BELOIT - Wisconsin Lt. Gov. Mandela Barnes said environmental justice, with a particular focus on health, will be a focus of his office and that of the Governor. Increasing the minimum wage, providing affordable and accessible healthcare, reducing African-American male incarceration and investing in education were some of the initiatives Barnes said he will work to advance in the state.
"We have to change not only what is possible, but what is expected," Barnes said.
Barnes discussed his plans at the annual Beloit College Martin Luther King Day Jr. Convocation held Monday at Eaton Chapel. The event featured speakers, a poetry reading and a musical performance by Beloit Turner's Overdrive, a contemporary a cappella group.
In his keynote address, Barnes said he's a proponent of environmental justice and is committed to making Wisconsin a more sustainable state and protecting its natural resources. He said decades of denial of climate change is having a detrimental effect on the state, with particularly negative impacts to communities of color.
"We can't achieve social justice until we have environmental justice," he said.
He said clean air and safe drinking water will be a priority, noting the people who compromise it should have to pay for it.
Barnes said he is a supporter of better healthcare for all, particularly women of color and women in rural areas.
"Access to quality and affordable healthcare should be a right," Barnes said.
Barnes said there needs to be more investment in education to avoid overcrowded classes and teachers leaving the profession.
"Higher education shouldn't be exclusive to those who can afford it," Barnes added.
Barnes said he hopes to end mass incarceration in Wisconsin - the number one jailer of African American men in the country. The state spends $1.5 billion each year to lock people up, many for non-violent offenses or mental health issues, he said.
Barnes also spoke on how many people are still struggling despite reports of the economy improving. He said many haven't recovered from the recession 11 years ago and don't have the same shot at the middle class and economic mobility as in the past.
"Millennials aren't lazy, they just don't have many opportunities," he said.
Barnes noted the minimum wage hasn't gone up in almost 10 years, and people are working more for less just to get by.
As he was wrapping up his remarks, Barnes spoke against President Donald Trump's proposed wall at the Mexican border, which he called an ineffective wall that only serves the goal of supremacy.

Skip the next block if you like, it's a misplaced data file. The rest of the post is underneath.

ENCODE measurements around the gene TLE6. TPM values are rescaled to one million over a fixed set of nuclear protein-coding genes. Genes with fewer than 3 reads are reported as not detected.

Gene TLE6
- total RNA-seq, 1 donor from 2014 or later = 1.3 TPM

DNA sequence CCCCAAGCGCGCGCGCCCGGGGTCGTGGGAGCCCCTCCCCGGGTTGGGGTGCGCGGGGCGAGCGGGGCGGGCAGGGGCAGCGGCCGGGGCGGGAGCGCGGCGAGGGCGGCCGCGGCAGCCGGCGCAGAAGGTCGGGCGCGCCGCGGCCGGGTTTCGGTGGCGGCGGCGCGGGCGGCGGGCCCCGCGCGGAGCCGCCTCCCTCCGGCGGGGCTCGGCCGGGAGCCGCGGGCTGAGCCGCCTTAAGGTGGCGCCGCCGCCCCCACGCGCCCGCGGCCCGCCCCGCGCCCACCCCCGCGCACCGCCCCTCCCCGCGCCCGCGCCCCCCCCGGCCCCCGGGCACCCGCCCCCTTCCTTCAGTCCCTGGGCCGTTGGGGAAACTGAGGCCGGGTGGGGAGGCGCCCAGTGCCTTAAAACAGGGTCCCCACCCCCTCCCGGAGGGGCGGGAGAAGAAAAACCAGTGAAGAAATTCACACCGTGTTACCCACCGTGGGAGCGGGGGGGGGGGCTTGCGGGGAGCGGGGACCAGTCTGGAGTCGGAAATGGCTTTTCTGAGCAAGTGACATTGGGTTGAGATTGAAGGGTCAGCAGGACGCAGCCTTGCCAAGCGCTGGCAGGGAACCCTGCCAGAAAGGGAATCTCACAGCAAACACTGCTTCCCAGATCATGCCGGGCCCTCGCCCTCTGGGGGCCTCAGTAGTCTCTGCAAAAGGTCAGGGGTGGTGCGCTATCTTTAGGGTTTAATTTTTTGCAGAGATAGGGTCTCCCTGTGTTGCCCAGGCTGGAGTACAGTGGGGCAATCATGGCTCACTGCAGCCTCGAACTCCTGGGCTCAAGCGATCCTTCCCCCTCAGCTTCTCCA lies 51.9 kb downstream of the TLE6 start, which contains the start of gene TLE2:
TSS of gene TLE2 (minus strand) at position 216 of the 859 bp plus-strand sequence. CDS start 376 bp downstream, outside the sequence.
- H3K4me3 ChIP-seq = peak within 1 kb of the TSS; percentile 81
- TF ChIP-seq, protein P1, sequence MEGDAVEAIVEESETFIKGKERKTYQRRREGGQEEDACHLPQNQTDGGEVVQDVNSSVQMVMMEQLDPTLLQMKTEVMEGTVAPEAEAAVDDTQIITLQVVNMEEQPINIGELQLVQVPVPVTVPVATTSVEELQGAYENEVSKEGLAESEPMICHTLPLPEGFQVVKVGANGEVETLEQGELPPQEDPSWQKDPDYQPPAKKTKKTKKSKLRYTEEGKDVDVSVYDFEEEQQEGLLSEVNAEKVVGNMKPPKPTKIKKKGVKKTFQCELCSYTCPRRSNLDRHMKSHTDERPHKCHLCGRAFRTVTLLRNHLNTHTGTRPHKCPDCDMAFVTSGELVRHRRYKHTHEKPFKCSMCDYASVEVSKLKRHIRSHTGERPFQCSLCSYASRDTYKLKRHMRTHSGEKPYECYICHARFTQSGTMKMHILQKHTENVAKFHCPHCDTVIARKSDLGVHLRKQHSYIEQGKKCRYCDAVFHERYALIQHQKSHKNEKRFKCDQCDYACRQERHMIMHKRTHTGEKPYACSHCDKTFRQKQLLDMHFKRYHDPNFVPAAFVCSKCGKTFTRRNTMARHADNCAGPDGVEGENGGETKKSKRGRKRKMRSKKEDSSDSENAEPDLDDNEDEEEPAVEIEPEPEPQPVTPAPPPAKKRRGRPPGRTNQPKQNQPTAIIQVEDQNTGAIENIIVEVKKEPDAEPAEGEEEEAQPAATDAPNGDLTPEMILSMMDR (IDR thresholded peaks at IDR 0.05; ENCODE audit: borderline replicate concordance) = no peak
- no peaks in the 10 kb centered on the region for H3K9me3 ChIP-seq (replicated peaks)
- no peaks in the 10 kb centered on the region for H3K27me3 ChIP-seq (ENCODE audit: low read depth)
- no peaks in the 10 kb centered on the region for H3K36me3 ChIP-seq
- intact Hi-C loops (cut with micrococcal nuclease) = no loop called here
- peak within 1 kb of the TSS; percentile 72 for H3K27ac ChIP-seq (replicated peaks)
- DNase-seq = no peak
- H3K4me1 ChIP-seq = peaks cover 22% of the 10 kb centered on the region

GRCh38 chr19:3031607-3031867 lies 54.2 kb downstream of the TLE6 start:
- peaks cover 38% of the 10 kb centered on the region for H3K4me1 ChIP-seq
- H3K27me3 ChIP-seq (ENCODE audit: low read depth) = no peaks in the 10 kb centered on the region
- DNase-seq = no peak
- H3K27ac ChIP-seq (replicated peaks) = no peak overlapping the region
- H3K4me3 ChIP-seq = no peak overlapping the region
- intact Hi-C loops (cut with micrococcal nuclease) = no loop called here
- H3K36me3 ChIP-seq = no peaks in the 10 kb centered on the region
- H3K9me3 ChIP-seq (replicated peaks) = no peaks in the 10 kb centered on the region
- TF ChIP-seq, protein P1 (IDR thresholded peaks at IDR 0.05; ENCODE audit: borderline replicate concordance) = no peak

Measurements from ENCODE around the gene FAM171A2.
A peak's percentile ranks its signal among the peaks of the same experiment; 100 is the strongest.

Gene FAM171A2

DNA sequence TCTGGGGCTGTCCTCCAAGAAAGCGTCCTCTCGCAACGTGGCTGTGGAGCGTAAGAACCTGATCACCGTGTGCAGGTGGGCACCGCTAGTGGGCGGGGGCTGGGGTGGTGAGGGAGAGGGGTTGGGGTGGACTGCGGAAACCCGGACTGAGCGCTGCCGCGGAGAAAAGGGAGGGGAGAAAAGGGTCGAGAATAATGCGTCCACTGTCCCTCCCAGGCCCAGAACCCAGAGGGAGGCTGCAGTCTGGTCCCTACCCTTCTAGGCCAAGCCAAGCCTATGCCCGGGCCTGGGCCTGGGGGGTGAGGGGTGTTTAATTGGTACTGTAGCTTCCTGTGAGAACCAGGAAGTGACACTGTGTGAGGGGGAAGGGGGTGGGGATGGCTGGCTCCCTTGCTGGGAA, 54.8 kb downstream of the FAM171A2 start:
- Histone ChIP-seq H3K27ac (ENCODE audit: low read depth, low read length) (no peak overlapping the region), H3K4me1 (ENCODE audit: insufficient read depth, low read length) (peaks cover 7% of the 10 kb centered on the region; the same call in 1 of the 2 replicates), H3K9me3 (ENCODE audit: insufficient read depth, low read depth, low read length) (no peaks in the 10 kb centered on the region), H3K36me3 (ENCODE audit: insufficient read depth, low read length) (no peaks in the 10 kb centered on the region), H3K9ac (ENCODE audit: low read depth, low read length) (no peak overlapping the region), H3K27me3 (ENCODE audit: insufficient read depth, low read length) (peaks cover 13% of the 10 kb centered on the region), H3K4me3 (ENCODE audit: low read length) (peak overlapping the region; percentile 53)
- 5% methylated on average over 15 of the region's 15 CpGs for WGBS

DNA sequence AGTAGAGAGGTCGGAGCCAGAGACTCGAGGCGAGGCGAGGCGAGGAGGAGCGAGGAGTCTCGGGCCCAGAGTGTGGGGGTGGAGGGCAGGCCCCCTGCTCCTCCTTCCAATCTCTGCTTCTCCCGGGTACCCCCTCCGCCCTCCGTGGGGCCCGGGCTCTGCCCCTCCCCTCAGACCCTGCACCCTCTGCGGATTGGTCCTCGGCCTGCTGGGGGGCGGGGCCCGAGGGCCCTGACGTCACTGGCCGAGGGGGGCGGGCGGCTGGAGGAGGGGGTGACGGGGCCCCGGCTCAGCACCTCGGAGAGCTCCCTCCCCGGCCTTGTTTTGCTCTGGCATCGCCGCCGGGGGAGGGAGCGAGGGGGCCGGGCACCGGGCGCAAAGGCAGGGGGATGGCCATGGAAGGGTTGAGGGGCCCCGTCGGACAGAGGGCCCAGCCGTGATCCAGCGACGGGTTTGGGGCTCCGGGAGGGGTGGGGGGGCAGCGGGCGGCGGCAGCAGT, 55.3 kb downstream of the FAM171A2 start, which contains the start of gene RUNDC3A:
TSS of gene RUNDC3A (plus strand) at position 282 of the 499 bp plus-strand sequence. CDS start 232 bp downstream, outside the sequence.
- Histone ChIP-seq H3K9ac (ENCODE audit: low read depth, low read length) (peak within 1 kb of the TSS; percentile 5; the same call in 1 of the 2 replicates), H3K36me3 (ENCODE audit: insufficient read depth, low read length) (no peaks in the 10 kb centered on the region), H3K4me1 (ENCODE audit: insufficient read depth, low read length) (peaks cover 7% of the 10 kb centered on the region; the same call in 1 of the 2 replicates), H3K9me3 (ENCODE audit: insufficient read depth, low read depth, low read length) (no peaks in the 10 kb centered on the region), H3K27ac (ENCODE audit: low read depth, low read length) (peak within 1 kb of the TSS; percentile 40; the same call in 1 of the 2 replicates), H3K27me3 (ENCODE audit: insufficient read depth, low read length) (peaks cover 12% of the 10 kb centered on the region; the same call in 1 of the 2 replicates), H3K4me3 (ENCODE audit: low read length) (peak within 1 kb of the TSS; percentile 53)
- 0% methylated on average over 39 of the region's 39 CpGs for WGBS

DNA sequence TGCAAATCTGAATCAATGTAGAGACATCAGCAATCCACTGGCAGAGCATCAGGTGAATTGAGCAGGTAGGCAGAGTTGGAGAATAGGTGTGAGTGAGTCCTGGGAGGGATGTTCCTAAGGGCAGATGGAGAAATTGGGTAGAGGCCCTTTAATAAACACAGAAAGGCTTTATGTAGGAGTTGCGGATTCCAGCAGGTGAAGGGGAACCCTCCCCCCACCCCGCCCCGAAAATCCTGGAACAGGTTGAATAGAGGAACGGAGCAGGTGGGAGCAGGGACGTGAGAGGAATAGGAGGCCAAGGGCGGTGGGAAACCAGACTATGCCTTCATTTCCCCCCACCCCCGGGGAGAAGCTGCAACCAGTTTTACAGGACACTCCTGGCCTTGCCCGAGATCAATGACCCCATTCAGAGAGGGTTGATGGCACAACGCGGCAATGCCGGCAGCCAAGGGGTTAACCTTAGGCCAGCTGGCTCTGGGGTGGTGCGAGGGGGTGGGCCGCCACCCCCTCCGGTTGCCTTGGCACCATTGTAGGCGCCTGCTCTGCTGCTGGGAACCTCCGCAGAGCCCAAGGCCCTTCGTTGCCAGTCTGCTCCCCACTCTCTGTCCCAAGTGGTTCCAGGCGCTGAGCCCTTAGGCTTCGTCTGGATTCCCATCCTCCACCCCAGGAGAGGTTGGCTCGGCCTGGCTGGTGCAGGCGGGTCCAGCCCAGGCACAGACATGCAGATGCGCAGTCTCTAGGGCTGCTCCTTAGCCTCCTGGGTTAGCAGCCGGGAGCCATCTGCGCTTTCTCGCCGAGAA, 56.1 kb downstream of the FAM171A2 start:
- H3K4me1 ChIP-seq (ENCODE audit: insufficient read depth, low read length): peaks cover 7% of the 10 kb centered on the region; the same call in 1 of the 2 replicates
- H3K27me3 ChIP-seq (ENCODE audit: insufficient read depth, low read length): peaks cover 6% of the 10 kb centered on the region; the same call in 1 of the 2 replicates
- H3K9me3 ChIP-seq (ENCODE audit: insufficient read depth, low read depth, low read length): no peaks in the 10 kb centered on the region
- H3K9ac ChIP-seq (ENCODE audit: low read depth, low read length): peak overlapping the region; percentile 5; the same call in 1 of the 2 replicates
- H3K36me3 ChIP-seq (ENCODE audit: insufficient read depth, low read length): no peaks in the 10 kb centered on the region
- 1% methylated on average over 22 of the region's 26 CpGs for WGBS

Prior to Barnes' keynote, U.S. Senator for Wisconsin Tammy Baldwin encouraged people to answer King's call and ensure all Americans have an equal opportunity to achieve their hopes and dreams.
On Jan. 7, Baldwin told the crowd she attended Barnes' inauguration. Situated behind him as he was sworn into the office, Baldwin said she was moved by the faces in the crowd.
"It was a powerful moment to remind us of our progress as a state and nation and how far we still have to go," Baldwin said. "It's why it's so important that we lead to meet the challenge to move forward by working and marching together."
Monday's convocation also included remarks from Beloit College students Ellis Jordan Lewis and Isabel Mae Mendoza. Mendoza said everyone is capable of changing, but it will involve mind, body and spirit. School District of Beloit senior and League of United Latin American Citizens (LULAC) youth member Kaylyn Vences gave a poetry reading, where she encouraged people not to become complacent.
Barnes was elected on Nov. 8, 2018 and was sworn into office on Jan. 7. He is the first African-American to serve as a lieutenant governor in Wisconsin, and the second African-American ever to hold statewide office.
In 2012, at the age of 25, Mandela was elected to the Wisconsin State Assembly, where he served two two-year terms. His tenure in the State Assembly included serving as Chair of the Legislature's Black and Latino Caucus and becoming a recognized leader on progressive economic policies and gun violence prevention legislation.